It seemed like hours but it was not much later when they let me in to see him. He was on the table in the middle of the room, draped in a sheet. I saw his cut up swim suit lying in a sodden mess on the floor. There was an oxygen mask on his face and an IV tube in his arm. Dried blood was in corner of his mouth. His eyes were closed.
“What happened?” I asked them and they asked me at the same time.
“Did he have a heart attack?” I whispered.
“Did he dive into the shallow end of the pool?” they demanded.
“No.” We answered simultaneously.
“He didn’t dive, he did a cannonball…you know where you jump in with your arms wrapped around your knees, pulled up against your chest. He didn’t hit his head.”
“His heart stopped twice in the ambulance, but we don’t think his heart caused the accident. We are sending him to Plattsburgh via helicopter. They are the trauma center for this area. You can follow him there.”
“Will he live? Will he be okay?”
“We don’t know.”
I had been holding his hand. It was cold, and he didn’t squeeze me back. I leaned over and kissed his forehead.
“I love you. If you die on me, I swear, I’ll kill you.”
They shuffled me out. I went to my parents’ house to change. I told my frightened children that daddy was in the hospital and I was going to stay with him. I think I told them that he would be fine. I called his parents. They were speechless.
I drove with my sister and her husbandto Plattsburgh, past the Mohawk Indian enclave. I wondered if they had taken shots at the helicopter transporting my husband over their territory as they had sometimes done in the past. Is he already dead? If he is not, what is he?
We wandered through the halls at CVPH until we found the Intensive Care Unit. They wouldn’t let me in to see him until the doctors met with me. They put me in a conference room with two doctors. They told me that Mitchell had broken his neck, a C1, C2 and C3 fracture, the very worst kind. His heart had stopped in the helicopter. They had intubated him to keep him breathing. I told them he had a living will and that I was his health care proxy and that he did not want extraordinary measures taken if he was not going to have quality of life. And that he had a “do not resuscitate” order. They tried to tell me that it had no effect. I told them he was a lawyer and I was a lawyer. They pushed back from the table in unison, putting distance between me and them.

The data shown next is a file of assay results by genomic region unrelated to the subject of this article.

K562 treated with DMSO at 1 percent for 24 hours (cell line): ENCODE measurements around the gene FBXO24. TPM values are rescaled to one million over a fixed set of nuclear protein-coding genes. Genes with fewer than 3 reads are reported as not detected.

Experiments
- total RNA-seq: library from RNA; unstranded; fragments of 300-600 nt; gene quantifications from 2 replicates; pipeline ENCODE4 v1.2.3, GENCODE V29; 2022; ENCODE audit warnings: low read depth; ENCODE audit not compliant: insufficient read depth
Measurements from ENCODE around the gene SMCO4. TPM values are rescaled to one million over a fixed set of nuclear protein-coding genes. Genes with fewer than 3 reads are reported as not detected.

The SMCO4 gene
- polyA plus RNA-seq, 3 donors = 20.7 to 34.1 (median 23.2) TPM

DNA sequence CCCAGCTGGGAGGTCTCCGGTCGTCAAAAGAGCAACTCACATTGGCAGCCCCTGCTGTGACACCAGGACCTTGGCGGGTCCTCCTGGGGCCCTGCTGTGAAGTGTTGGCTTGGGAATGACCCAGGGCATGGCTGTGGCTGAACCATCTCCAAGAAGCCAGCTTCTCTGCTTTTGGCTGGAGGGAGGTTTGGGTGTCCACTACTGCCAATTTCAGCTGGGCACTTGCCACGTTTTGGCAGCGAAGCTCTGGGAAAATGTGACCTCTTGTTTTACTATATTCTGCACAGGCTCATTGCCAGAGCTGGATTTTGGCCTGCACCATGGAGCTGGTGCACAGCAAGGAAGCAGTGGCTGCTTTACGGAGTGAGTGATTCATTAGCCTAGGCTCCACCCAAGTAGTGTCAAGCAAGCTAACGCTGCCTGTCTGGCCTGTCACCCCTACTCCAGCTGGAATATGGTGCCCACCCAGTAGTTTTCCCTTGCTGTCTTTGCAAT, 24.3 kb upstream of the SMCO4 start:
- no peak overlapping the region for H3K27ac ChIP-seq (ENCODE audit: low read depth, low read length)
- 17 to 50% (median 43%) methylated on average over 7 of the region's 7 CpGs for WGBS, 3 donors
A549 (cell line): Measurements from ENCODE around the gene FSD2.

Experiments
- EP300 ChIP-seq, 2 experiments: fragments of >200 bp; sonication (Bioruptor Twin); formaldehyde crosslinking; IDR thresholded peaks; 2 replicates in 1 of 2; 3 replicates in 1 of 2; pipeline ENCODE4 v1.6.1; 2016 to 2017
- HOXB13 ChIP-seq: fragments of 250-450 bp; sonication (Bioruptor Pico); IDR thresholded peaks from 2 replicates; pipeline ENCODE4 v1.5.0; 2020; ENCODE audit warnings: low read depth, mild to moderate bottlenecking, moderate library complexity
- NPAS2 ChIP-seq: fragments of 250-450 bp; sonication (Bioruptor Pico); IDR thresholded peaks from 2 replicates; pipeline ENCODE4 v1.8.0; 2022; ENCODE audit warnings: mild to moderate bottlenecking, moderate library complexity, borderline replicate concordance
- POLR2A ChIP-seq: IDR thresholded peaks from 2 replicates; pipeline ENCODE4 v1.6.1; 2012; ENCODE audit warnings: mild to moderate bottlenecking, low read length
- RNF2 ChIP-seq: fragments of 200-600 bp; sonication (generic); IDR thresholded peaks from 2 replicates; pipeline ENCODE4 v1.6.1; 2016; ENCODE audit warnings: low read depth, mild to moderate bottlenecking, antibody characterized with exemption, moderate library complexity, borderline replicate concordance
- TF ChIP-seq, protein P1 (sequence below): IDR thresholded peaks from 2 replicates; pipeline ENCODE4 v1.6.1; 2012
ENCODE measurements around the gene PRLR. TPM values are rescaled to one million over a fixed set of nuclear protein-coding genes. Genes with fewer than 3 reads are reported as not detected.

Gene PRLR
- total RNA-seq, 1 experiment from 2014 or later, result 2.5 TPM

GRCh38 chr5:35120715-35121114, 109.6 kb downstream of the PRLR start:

That is when they said they wanted to drill four holes in his skull to fit him with a halo from which they would hang weights to stabilize his neck.
“You want to drill holes in his head?!” I squeaked, too astonished to scream. “This will help him get better?”
“He isn’t going to get better.”
“Then why do you want to drill holes in his head to stabilize his neck?”
“In case he gets better.”
“You said he wasn’t going to get better. Is he going to die?”
“He might not make it through the night.”
“Then why drill holes in his head tonight if he will be dead by morning?”
“He might live.”
“For how long?”
“We don’t know.”
“What do you know?”
They proceeded to bombard me with statistics for spinal cord injuries. Most people died instantly, especially with this kind of fracture. Mitch was paralyzed from the neck down. He couldn’t speak, he couldn’t move his head, he couldn’t move anything. His muscles would atrophy; his internal organs would start going haywire because of the havoc being played with his nervous system. The prognosis was not good.
“So he is going to die, if not tonight, then soon. Why put him through the ordeal of drilling holes in his head? Why not let him go peacefully.”
“Well, he’s awake.”
“Then why are you talking to me? Is his brain damaged?”
“Not that we can tell.”
“I want to see him and I want you two to come with me and explain the halo deal. He’ll decide. He’s not dead yet.”
I stood and marched to the door. They followed me. We got to the ICU and they made me wait again. A nurse in raspberry scrubs came to get me. The ICU consisted of a nurse’s station in the center of large rectangular room, with curtained cubicle along the perimeter of the room. Mitch was on the far side, just across from the main desk of the nurse’s station. He was lying flat in a hospital bed. A tube was taped to the corner of his mouth; IV’s were running into both arms.
His beautiful brown eyes were blood-shot but open. He looked at me in alarm, and then looked away, his eyes skittering around the small enclosure which now held me, two doctors and two nurses. I took his hand as his glance returned to me.
“Tell him.”